Quick confession: I hate clean practices.
I don't like nice and neat. I don't like obvious and orderly. Or simple, straightforward and predictable. I prefer a bit of a mess.
Don't get me wrong, I have a plan. And I usually stick to that plan. After all, I spent a great deal of time working on that plan. But when put into practice, I believe I am only doing things right if you see a bit of a mess. In order to really feel good about practice, I need to see plenty of mistakes.
There are many reasons for this, but two stand out.
First, I want to prepare players to play in actual games. I can't tell you how important I believe this is. I literally practiced in thousands and thousands of practices over the years. Too often, I believed there was not enough carryover from practice to the games, because our practices were too neat. Or too often interrupted.
Games are messy. They require problem solving and processing information in a highly pressurized environment. On the spot. In the moment. Without the coach giving the answers to the test. If that really is the case, then how should we practice? Probably different than we often do.
Second, you can't correct mistakes without giving them the opportunity to happen time and again. Practice needs to be the place to teach. But teaching requires mistakes. And not just any mistakes, but consistent mistakes. Mistakes you see time and again.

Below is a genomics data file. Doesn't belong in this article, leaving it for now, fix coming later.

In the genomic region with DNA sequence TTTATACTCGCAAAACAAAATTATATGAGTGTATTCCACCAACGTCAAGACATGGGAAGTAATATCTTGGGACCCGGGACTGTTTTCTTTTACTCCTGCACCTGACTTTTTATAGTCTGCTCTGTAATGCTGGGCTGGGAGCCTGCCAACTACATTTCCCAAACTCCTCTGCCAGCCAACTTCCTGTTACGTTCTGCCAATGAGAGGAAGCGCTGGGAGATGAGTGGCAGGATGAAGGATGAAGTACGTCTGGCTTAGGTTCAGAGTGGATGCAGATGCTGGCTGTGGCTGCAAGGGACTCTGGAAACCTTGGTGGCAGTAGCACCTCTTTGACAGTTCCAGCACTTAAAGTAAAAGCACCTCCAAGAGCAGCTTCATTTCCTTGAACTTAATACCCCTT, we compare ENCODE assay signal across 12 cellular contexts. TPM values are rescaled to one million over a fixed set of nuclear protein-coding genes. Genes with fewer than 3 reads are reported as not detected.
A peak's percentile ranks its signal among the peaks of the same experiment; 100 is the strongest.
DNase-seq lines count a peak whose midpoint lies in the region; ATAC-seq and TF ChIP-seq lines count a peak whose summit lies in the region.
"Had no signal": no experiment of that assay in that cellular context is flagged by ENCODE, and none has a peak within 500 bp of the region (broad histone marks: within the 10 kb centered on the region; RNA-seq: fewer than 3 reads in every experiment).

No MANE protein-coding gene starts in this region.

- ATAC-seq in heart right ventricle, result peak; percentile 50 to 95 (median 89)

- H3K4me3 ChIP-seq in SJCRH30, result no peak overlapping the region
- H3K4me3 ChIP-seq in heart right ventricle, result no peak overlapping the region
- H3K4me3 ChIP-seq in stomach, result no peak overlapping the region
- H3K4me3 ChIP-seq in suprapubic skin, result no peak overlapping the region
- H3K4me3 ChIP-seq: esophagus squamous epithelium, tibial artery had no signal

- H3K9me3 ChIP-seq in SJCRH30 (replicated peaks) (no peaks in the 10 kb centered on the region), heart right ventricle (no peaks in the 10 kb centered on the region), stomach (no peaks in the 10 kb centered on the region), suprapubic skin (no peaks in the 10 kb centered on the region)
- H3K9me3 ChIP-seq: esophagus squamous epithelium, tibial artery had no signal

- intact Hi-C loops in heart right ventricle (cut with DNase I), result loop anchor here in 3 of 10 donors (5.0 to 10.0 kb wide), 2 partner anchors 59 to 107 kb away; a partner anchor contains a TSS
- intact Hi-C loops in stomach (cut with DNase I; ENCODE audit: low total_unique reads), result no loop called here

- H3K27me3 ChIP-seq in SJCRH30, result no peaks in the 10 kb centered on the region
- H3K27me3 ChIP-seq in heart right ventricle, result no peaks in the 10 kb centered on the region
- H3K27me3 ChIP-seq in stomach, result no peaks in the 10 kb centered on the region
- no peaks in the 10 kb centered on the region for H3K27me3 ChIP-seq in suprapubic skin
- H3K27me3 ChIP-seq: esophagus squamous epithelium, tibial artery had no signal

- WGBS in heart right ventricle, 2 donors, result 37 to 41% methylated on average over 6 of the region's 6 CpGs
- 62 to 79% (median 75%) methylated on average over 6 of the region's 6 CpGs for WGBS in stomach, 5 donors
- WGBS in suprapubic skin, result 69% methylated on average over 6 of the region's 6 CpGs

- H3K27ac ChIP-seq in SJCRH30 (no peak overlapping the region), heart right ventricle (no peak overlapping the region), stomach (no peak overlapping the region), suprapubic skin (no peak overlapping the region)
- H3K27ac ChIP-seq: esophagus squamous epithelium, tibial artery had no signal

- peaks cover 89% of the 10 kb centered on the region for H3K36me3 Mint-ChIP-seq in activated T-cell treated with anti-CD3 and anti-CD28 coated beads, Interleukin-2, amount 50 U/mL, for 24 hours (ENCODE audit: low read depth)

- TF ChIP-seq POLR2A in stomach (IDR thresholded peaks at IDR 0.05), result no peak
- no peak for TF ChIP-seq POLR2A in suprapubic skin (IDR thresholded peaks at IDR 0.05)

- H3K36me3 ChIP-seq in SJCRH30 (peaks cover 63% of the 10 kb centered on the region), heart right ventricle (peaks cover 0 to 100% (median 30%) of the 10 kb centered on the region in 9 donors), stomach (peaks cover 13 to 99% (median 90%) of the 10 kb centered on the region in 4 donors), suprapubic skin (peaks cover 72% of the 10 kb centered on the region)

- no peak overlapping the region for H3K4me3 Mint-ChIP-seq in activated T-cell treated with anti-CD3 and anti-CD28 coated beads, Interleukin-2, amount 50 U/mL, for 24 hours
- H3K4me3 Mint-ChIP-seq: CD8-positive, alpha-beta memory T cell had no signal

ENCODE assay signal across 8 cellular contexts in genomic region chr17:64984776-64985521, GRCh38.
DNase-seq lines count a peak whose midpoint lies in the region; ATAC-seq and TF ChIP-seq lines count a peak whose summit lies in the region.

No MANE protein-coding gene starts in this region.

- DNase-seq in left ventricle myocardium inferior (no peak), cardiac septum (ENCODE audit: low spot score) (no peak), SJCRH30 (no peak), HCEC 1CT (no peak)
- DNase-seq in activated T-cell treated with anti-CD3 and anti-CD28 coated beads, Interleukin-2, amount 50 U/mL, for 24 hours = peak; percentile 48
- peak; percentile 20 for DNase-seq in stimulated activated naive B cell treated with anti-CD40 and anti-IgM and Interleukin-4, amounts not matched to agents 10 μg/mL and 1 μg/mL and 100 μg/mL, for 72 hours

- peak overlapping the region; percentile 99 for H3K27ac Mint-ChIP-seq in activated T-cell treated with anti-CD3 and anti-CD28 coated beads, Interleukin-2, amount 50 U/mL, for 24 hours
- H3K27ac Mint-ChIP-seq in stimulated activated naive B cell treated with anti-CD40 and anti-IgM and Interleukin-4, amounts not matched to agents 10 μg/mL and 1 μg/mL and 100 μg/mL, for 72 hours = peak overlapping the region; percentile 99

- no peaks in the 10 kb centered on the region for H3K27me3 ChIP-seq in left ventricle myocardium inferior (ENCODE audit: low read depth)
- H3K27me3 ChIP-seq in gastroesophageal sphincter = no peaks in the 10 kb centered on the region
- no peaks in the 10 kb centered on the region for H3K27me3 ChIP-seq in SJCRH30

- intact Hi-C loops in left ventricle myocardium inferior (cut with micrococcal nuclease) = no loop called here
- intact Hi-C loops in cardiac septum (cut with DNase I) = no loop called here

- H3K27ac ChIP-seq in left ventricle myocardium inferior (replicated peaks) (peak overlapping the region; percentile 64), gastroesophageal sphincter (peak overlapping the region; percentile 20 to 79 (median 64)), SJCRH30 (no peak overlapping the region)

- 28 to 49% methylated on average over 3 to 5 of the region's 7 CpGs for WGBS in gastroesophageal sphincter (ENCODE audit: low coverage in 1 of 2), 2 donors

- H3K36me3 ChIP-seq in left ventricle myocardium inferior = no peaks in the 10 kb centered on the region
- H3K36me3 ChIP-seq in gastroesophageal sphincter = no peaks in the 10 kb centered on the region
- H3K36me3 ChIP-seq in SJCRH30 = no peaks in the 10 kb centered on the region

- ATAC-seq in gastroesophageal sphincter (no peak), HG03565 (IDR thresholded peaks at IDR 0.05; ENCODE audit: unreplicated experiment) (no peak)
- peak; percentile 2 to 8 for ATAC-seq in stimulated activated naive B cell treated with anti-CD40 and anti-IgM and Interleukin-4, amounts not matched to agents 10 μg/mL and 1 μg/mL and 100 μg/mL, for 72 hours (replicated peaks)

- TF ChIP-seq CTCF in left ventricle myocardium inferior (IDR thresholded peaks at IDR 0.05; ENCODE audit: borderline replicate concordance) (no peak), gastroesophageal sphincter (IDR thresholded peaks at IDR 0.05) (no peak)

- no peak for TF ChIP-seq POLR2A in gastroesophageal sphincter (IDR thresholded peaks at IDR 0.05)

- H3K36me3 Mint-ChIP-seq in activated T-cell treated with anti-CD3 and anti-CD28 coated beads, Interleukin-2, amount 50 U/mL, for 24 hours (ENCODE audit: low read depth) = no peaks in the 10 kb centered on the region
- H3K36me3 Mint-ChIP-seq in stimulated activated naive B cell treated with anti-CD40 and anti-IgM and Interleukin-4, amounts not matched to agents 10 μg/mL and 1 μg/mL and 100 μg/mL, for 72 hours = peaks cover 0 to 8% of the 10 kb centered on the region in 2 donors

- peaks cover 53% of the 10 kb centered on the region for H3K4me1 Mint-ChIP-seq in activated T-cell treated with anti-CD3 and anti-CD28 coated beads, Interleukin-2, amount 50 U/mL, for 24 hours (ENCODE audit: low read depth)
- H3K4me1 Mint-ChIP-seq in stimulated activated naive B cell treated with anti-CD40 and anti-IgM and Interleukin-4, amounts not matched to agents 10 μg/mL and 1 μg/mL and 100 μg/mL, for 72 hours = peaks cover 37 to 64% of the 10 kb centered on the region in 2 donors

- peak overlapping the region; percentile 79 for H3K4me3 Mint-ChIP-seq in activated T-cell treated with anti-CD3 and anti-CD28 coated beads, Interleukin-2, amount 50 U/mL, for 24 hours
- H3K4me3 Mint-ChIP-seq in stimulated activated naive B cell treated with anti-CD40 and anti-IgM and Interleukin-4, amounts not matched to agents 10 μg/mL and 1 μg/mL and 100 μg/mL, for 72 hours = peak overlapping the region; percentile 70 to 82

Oftentimes, if you want players to learn something, you need to let them fail time and again. Not only that, but it is often most helpful to let them fail consistently enough that the answer to their problems become obvious to themselves and each other. So obvious that they correct themselves. The best answers are the ones we reach ourselves.
From the youth level on up, I see too many clean practices. Too many stops and starts. Too many interruptions. Too few mistakes. Today, this day, let's change our approach. Create an environment where mistakes are encouraged. Where they can be made with a view towards learning and growing and maturing. It's the only way to really learn. And in the end, that learning process is the foundation to greater basketball joy.